Ophthalmology is a branch of medicine which deals with the eyes and visual system, and diagnosing, treating, and preventing diseases and conditions affecting them.
Ophthalmology is a mixed medical and surgical specialty, and deals with a diverse range of issues. Eye health services are very important, as eye problems, such as cataracts, are very common, affecting a large number of people across the UK, and as the population ages, the incidence of age-related macular degeneration (AMD) increases. If these diseases are caught early enough, they can be treated and managed with the expertise of ophthalmologists.
What conditions does an ophthalmologist treat?
Although the eye is a small organ, its importance cannot be overstated, and, due to the complexity of our visual mechanics, the eyes can be affected by a number of different problems and diseases. As such, ophthalmologists have to be trained to deal with a wide variety of visual problems. Some of these eye problems are very common – for instance, cataract surgery is the second most common operation performed on the NHS in England.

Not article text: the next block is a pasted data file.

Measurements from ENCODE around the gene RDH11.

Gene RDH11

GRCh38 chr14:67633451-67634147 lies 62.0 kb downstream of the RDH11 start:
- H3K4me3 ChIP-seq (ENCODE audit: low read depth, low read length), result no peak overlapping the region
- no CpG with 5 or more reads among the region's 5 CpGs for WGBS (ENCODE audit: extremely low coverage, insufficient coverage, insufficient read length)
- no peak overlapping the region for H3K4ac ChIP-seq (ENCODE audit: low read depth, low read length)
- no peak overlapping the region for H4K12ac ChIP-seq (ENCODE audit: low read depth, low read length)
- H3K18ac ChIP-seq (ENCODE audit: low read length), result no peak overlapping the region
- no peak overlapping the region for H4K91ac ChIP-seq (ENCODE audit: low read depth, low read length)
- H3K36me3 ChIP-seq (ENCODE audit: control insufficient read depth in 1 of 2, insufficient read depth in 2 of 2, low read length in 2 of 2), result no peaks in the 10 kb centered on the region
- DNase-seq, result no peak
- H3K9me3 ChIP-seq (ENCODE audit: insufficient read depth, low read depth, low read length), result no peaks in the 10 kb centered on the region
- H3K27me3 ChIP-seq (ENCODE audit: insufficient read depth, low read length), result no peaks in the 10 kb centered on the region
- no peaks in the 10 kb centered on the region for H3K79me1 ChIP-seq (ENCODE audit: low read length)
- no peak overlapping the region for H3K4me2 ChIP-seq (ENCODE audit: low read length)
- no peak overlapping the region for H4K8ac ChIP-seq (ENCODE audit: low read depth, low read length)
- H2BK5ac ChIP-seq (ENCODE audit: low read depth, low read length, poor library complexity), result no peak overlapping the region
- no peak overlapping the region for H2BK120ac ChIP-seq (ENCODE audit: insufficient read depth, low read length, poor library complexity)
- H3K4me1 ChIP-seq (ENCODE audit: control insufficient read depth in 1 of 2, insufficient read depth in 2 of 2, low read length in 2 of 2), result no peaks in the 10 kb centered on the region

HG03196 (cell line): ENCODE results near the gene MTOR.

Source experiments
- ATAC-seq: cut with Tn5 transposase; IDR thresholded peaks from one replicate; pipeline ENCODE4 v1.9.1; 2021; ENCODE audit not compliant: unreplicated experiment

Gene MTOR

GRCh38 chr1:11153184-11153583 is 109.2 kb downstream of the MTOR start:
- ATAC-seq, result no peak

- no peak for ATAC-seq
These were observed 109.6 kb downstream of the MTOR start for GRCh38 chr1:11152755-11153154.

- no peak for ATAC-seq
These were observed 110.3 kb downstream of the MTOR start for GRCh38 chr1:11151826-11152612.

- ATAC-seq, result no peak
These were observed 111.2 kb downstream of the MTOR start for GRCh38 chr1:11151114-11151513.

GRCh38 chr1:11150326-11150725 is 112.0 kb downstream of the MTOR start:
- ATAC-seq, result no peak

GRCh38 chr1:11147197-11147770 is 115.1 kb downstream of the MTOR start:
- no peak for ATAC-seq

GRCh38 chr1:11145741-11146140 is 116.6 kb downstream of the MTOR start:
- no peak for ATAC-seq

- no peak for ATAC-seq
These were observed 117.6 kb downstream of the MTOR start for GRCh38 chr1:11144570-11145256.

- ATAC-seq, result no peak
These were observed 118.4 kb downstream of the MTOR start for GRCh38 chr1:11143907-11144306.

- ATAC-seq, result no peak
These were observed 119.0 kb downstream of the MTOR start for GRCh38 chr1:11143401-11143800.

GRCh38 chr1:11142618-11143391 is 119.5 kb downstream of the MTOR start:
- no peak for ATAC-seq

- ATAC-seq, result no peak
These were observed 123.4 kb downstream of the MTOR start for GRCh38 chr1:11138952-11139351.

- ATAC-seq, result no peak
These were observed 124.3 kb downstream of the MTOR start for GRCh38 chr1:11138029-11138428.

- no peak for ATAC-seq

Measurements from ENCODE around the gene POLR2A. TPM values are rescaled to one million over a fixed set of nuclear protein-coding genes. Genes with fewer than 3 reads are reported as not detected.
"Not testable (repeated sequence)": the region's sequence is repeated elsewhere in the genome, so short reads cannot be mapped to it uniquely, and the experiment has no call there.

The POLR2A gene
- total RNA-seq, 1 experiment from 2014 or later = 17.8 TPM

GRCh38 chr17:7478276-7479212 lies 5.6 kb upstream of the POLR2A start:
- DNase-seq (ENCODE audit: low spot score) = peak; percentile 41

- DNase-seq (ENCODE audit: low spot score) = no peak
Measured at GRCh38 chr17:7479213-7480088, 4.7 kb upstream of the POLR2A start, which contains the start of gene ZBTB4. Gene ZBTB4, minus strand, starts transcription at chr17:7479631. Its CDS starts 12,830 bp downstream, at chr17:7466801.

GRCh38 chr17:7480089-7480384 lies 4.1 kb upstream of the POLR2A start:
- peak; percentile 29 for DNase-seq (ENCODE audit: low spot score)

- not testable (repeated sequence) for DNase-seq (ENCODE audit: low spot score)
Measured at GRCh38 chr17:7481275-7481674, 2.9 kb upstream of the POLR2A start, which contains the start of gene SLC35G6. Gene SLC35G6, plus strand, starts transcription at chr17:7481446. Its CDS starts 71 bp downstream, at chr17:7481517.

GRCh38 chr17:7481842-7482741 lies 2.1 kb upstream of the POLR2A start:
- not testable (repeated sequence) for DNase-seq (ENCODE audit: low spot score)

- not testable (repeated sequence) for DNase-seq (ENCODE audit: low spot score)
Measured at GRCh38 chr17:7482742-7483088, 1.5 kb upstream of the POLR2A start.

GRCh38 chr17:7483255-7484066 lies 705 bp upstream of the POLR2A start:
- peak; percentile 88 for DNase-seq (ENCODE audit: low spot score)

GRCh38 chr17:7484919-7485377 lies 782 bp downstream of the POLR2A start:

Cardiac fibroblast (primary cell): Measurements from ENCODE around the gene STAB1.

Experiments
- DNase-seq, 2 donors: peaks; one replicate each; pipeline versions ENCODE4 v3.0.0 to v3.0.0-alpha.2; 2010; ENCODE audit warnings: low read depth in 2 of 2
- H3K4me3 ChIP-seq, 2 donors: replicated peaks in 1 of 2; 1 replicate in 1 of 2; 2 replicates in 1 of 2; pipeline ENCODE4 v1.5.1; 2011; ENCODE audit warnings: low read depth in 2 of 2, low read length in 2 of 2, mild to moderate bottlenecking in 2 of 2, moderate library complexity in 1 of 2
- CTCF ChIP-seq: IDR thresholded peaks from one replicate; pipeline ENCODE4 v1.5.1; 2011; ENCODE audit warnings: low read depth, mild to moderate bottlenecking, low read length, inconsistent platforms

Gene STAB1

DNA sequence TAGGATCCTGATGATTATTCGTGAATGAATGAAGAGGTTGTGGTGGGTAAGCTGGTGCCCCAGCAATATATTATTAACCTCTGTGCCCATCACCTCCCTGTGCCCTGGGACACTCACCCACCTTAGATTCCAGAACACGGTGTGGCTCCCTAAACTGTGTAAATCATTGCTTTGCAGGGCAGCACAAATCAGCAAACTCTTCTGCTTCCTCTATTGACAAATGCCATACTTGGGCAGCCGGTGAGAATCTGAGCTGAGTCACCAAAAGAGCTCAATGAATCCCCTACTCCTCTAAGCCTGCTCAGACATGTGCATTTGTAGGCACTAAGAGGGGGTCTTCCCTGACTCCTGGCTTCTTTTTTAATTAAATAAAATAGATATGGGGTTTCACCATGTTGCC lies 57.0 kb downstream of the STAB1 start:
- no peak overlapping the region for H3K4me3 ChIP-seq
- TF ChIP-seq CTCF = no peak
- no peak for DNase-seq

Some of the conditions ophthalmologists treat include:
Which subspecialties are included under ophthalmology?
Sub-specialty interests for ophthalmologists include:
Cornea and anterior segment
When should you see an ophthalmologist?
You should visit an ophthalmologist if you are experiencing problems with your vision, including blurred vision, glare or haloes, flashesof light, floaters, or if colours don’t appear as vivid as they did in the past. If you are experiencing any problems or unexplained changes in your eyes, such as inflammation, or a change in the shape of your eye you may need the expertise of an ophthalmologist.
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